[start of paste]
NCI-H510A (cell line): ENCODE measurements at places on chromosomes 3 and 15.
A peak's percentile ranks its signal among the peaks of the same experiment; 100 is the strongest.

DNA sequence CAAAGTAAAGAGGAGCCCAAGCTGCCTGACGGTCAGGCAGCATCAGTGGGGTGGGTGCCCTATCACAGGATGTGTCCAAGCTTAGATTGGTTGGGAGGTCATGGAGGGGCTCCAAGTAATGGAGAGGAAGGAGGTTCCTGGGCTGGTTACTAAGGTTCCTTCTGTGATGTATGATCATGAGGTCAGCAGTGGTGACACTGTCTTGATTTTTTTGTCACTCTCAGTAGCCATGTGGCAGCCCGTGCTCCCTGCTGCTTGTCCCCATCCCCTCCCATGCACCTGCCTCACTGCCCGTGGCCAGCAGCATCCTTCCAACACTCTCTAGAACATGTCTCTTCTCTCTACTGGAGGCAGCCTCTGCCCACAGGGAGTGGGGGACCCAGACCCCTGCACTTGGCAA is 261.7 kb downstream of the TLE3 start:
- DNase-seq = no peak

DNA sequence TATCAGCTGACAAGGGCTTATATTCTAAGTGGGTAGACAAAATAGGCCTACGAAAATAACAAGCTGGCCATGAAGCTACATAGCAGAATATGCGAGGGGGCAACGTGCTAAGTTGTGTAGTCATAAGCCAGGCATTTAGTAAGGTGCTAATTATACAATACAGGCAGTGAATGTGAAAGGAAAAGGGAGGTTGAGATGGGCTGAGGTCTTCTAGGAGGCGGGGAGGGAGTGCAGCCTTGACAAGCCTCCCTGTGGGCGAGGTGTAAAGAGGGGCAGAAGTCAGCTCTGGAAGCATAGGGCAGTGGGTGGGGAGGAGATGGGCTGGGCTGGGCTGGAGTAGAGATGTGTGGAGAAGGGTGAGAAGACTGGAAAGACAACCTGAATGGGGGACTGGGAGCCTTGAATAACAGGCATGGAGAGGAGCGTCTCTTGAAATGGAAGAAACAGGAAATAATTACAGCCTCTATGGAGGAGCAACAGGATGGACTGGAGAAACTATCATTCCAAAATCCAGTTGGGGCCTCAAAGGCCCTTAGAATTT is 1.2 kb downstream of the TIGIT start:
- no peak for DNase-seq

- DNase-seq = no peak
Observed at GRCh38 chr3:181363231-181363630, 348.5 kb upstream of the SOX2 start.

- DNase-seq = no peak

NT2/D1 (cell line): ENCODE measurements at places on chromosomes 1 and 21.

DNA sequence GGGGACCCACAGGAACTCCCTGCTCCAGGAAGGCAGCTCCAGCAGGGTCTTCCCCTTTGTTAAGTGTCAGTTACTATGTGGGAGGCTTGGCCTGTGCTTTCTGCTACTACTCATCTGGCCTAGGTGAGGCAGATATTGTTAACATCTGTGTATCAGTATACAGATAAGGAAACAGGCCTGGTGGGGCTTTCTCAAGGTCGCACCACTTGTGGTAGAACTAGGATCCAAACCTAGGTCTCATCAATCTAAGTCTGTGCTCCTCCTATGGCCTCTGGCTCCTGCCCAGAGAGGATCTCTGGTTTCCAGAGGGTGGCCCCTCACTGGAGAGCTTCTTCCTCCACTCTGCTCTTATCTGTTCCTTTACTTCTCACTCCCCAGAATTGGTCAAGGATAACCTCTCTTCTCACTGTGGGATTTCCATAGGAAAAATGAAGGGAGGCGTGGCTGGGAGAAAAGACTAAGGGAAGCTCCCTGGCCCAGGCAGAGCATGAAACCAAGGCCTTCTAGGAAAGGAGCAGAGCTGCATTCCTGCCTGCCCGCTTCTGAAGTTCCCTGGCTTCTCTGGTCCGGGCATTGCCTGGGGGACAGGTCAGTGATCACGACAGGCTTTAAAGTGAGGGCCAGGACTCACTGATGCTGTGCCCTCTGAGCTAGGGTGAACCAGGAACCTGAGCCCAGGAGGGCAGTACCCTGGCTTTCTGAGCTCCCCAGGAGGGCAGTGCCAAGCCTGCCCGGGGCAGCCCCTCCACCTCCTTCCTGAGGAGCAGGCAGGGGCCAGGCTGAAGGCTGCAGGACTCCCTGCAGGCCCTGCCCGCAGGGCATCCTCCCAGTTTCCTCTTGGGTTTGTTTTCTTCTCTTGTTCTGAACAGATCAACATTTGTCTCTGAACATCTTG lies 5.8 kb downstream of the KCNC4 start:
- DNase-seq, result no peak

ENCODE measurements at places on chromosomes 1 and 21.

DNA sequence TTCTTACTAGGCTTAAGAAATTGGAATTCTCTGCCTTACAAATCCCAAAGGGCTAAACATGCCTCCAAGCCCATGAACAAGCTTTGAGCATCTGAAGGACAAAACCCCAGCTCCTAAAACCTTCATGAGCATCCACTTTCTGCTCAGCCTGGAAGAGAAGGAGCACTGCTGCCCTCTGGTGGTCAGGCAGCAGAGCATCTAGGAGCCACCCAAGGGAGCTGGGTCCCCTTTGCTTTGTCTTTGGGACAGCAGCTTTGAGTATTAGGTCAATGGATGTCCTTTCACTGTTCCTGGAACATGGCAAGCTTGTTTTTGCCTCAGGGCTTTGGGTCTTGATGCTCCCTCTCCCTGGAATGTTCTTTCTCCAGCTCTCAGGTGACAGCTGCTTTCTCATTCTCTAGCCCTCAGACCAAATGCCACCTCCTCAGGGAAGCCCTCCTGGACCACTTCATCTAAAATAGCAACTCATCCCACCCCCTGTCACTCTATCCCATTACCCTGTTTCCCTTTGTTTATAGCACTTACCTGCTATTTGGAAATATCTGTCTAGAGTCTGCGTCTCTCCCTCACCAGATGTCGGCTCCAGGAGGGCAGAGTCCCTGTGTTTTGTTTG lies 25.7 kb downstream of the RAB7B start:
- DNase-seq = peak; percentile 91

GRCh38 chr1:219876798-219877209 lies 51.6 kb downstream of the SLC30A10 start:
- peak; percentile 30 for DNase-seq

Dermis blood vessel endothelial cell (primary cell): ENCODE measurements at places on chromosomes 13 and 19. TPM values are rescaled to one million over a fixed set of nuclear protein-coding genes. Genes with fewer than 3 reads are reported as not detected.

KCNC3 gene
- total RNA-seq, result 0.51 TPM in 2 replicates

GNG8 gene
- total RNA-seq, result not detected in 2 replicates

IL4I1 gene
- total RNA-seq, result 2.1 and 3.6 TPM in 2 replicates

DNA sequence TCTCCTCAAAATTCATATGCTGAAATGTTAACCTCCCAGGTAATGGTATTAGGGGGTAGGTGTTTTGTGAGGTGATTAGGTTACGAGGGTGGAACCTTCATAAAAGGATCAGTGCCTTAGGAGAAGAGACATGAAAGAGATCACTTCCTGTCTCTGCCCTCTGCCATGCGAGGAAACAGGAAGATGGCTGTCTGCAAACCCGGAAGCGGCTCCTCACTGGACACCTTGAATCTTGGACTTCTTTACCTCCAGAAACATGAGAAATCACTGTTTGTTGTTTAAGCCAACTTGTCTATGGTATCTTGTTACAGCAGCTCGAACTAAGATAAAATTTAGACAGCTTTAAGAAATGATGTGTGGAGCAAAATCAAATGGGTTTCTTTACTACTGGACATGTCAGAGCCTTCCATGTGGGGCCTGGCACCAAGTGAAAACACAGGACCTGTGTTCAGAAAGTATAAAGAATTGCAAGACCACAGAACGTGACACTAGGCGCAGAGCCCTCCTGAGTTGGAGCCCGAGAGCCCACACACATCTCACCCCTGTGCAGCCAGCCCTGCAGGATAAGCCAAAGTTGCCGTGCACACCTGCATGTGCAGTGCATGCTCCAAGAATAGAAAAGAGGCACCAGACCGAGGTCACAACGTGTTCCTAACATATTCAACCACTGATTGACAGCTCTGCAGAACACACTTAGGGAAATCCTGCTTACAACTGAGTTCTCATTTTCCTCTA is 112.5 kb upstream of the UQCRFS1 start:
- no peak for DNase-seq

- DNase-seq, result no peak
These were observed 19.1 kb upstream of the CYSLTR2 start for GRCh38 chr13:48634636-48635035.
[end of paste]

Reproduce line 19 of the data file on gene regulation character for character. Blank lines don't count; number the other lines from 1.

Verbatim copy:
KCNC3 gene